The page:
Elections in the Netherlands are rarely watched so closely by the international community, but given the recent global surge in populist movements, all eyes were on how the far-right, anti-immigrant party of Geert Wilders would fare. Despite fears that his Freedom Party would get close to a majority of seats, they instead were soundly defeated and put into a distant second place with 20 seats.
Rutte’s victory was met with immediate relief from many European capitals. French President François Hollande called it “a clear victory against extremism.” A spokesman for German Chancellor Angela Merkel called it a “great result.»
But despite the defeat of an extremist, the election also showed huge losses for center-left. Speaking with Express (before the election), lawyer Robert Amsterdam comments on how politicians like Wilders have been able to «weaponize» political correctness to fragment the left. An excerpt below:
Mr Amsterdam, an international lawyer with 35 years experience working on high-profile cases, says populism is on the rise because of a rejection of «cosmopolitanism».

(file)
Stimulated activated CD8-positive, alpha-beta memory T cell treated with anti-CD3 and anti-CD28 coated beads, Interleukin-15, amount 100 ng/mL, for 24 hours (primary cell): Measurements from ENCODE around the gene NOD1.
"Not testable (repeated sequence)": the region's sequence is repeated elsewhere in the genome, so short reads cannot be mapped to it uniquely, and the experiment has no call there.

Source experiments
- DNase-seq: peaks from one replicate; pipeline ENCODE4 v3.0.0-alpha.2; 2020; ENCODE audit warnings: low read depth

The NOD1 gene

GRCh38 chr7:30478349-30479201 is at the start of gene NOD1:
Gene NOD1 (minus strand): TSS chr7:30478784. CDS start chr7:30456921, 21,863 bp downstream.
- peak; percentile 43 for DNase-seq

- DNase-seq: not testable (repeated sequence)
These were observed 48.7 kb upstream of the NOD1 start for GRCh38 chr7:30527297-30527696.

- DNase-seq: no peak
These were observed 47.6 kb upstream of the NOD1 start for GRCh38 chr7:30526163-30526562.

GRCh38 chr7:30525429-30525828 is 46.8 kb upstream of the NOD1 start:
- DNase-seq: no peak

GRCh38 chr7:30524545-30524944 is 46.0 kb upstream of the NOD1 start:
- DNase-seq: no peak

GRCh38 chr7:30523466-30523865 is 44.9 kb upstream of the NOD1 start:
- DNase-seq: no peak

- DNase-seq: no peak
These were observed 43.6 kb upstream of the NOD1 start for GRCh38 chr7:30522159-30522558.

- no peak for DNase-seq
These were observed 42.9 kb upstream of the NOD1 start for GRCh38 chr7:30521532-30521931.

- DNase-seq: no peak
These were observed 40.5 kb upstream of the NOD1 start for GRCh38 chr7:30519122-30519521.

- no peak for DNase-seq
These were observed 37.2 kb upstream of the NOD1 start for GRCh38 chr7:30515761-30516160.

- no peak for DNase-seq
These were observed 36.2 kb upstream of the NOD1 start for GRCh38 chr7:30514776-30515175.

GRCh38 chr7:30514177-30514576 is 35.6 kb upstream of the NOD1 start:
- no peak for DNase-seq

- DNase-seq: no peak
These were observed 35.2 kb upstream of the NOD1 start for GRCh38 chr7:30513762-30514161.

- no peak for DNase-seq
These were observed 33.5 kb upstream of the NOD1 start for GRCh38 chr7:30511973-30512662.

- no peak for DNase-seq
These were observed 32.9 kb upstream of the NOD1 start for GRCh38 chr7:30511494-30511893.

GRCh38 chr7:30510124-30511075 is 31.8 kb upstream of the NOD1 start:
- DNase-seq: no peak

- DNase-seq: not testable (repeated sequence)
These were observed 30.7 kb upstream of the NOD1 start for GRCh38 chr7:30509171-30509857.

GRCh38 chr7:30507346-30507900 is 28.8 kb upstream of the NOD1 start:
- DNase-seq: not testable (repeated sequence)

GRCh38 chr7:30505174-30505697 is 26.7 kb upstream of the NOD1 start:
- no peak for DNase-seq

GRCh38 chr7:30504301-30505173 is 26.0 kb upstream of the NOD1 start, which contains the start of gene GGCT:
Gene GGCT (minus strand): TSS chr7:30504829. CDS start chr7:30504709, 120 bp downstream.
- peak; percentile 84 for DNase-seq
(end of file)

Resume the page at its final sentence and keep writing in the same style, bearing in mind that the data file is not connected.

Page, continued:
He said: «The rise of nationalist populism in Europe highlights the identity crisis faced by centre and centre-left parties across a number of countries as they lose touch with their natural base of middle and lower income rural working voters.
«It’s clear that Geert Wilders and other anti-immigrant nationalists in Europe feel emboldened by the US election outcome and, in some cases, have been seen to be financially or strategically supported by Russia.
«These hard right parties are quickly making inroads among voters more traditionally associated with social democratic movements, capitalising on fears of immigration, terrorism, and a rejection of liberal cosmopolitanism.»
Mr Amsterdam went on to say Mr Wilders’ success is in part down to a lack of strategic skills from the Labour party in reaching their core audience.
He added: «In many cases the left has made a tactical mistake by concentrating on interests rather than culture, shackled by political correctness, while their failure to successfully utilise digital technology in the same way the populist parties have has left them outmanoeuvred.
«Nativist populist parties in Europe have been successful in taking away voters from the left because they are largely borrowing their statist economic ideology, but combining it with hard line anti-immigration, anti-multiculturalism positions.
«At some point, the European left abandoned its base among labour unions and got stuck in the abstractions of the university campus and the open cosmopolitanism of diverse urban culture. When people are worried about their jobs or panicked about terrorist attacks.
«In response, divisive populists like Geert Wilders have weaponised political correctness.»